On November 8th, I, alongside the rest of the world, was prepared for a historic event to take place, for a stride forwards, one step closer to equality: for the first female President of the United States of America.
It would not have only meant a woman leading the free world, but it would have been a moment in time wherein the Heads of States of 11 countries were women, including the Chancellor of Germany, the Scottish Frist Minister, the British Prime Minister, and the POTUS themselves.
The rise of women in politics has taken an endless number of decades, and although Clinton couldn’t make the 45th President a landmark achievement for women’s rights (instead we got quite the opposite…), equality of the sexes has come a long way since the days of the painstaking female suffrage campaigns.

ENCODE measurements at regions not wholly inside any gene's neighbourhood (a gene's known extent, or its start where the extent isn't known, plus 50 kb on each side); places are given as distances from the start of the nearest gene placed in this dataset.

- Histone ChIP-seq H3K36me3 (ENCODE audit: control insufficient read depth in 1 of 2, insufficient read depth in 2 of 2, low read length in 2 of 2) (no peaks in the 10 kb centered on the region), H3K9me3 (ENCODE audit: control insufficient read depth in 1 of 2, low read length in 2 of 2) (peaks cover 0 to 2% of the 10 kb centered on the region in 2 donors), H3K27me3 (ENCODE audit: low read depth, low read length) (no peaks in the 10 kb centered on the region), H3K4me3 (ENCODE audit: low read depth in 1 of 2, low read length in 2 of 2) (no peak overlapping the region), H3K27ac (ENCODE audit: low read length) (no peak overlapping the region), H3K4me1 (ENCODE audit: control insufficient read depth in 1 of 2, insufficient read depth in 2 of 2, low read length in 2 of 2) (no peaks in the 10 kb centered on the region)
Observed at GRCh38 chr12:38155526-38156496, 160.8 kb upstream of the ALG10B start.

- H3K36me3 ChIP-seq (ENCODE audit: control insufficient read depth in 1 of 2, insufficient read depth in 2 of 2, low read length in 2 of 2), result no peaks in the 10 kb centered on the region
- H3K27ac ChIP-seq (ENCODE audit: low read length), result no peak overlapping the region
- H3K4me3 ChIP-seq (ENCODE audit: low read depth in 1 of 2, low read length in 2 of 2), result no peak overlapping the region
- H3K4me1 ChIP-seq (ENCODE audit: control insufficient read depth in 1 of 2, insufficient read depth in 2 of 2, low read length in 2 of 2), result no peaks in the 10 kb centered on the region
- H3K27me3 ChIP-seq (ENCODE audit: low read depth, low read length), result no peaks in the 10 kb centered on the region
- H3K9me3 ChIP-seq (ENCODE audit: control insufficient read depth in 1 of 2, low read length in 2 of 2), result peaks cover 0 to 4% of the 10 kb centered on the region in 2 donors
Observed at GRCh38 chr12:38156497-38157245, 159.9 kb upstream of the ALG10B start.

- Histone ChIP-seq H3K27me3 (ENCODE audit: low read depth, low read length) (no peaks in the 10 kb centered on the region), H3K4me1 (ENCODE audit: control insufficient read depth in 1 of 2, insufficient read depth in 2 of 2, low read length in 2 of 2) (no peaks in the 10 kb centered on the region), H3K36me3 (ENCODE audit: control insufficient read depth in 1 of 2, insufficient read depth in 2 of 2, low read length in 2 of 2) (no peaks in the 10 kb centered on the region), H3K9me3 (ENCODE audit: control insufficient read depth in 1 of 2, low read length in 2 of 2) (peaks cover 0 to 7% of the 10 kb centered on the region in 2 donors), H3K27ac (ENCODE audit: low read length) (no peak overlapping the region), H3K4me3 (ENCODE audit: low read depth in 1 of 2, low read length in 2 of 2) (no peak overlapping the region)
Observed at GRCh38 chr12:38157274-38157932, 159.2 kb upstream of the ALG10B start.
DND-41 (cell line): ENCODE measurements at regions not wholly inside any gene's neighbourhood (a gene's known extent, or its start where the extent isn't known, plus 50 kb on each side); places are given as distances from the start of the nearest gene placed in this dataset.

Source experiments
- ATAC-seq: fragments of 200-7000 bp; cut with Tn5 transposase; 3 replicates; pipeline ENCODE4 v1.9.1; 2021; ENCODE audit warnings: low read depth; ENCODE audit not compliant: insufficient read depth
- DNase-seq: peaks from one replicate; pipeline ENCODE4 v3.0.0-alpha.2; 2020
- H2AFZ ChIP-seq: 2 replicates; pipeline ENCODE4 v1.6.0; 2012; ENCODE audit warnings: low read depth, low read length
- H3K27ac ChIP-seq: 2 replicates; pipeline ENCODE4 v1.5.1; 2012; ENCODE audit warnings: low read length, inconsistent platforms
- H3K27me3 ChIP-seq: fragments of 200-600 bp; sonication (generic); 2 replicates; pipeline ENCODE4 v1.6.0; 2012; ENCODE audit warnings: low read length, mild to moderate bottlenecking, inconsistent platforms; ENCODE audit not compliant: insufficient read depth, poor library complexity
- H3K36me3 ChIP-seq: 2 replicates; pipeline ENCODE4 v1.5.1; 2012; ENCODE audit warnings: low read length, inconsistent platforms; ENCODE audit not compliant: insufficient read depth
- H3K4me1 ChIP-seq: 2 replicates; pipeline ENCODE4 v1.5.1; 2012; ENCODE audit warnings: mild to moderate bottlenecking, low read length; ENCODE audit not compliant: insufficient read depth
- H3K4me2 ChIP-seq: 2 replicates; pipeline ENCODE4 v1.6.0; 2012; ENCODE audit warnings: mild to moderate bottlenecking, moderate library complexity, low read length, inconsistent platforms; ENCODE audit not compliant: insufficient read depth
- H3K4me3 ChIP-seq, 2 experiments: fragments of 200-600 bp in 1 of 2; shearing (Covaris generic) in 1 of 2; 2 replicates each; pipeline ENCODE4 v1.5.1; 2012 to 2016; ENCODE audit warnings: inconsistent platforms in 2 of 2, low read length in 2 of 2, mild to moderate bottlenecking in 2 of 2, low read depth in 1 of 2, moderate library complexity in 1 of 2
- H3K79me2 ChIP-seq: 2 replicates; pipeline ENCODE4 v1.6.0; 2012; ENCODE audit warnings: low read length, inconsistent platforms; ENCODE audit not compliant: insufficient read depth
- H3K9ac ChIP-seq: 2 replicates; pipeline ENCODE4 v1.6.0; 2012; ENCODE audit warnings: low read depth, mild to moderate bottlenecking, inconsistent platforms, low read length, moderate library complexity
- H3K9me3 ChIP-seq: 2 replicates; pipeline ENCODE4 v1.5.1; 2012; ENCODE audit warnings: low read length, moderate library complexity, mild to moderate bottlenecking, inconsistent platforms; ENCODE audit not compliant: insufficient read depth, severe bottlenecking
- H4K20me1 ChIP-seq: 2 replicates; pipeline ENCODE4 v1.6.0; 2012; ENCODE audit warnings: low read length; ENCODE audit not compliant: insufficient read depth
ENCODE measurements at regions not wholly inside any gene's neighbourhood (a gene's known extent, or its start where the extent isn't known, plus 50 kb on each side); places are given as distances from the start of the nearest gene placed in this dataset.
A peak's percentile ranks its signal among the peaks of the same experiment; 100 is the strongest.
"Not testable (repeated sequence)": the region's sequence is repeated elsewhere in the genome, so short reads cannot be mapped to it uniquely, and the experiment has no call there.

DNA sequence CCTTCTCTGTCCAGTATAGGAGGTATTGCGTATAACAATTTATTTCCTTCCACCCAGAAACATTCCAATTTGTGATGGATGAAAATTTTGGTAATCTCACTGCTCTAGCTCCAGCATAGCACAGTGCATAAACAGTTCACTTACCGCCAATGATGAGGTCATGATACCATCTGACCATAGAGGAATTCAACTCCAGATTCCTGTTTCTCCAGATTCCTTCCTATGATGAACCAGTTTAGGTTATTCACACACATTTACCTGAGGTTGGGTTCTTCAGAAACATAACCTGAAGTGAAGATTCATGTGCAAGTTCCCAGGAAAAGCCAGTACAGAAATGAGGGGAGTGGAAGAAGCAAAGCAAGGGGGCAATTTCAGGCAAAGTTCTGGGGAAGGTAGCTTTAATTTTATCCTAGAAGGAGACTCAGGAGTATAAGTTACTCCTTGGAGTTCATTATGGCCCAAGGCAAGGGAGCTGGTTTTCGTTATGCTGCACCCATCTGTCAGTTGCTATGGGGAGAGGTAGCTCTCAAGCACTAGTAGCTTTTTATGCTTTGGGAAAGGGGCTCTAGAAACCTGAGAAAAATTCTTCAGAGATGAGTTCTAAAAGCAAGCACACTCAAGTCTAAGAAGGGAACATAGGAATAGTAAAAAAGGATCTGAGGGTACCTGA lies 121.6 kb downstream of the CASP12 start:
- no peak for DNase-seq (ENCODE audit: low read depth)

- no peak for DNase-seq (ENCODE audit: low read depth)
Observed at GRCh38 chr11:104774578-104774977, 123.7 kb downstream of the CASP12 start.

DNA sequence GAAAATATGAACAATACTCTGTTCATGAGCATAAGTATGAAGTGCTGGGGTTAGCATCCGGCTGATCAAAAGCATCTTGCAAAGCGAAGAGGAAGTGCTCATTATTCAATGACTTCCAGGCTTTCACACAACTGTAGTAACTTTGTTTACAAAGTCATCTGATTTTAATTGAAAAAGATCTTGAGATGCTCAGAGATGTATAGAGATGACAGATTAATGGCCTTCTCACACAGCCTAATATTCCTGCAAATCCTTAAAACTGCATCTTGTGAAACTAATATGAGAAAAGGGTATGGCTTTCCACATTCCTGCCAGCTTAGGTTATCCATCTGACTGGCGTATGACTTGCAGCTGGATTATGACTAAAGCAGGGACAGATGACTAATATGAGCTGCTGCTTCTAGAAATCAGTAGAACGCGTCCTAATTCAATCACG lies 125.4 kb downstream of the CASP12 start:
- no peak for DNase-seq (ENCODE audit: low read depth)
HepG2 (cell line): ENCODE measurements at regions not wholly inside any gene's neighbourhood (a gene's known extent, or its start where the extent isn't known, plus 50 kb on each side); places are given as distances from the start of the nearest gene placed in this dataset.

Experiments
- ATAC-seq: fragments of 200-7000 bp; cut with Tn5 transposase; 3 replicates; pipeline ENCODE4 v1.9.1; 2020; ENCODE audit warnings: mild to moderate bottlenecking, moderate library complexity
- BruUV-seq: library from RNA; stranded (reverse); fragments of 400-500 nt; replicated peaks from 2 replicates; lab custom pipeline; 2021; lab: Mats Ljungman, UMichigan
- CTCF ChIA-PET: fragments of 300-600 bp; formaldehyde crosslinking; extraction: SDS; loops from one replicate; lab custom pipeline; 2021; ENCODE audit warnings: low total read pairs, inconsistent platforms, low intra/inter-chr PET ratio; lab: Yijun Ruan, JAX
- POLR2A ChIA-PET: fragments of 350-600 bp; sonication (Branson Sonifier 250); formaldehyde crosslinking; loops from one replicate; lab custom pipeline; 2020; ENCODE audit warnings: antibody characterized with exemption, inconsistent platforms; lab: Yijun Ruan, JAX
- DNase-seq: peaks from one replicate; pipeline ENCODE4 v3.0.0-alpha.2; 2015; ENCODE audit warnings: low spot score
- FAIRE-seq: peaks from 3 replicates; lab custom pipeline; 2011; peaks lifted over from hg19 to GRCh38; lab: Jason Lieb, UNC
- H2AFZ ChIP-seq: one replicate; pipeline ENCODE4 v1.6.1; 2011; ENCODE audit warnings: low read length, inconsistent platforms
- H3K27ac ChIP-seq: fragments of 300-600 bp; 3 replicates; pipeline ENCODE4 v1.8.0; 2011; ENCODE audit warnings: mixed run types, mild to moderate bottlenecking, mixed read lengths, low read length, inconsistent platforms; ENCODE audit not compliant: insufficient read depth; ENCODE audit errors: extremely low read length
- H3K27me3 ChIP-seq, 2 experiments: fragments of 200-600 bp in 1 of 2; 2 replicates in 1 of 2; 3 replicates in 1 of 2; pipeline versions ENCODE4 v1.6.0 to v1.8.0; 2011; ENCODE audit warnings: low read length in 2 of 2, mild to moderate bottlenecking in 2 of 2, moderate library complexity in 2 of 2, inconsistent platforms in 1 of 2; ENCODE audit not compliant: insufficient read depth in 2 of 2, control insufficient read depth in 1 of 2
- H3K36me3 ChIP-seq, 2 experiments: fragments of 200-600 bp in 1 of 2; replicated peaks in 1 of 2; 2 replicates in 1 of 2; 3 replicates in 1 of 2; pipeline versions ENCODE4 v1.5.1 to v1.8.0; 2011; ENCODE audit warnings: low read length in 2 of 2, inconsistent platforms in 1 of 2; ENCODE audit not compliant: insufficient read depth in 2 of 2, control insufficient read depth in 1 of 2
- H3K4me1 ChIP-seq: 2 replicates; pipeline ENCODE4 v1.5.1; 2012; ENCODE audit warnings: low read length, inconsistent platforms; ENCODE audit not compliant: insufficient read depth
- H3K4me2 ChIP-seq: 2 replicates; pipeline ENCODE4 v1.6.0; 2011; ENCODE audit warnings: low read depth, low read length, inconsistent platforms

But does it matter? Why should we care that some of our political leaders are of “the fairer sex”? Should we expect more maternal, charitable policies? Should we encourage young girls, and all children, to see them as role models? Should we laud them simply for having shattered the final glass ceiling?
There are questions for every world leader about how we judge their time in office, their successes, failures, and the legacies they leave. Over the coming weeks I am going to look at whether or not the fact these leaders happen to have been born without an Y chromosome should affect how they are viewed. Whether they are looked up to, criticised, and cheered, through both a modern perspective, and a foray further into the past.
One thing is for certain: in the eyes of many, they might hold office, but they still aren’t quite a man.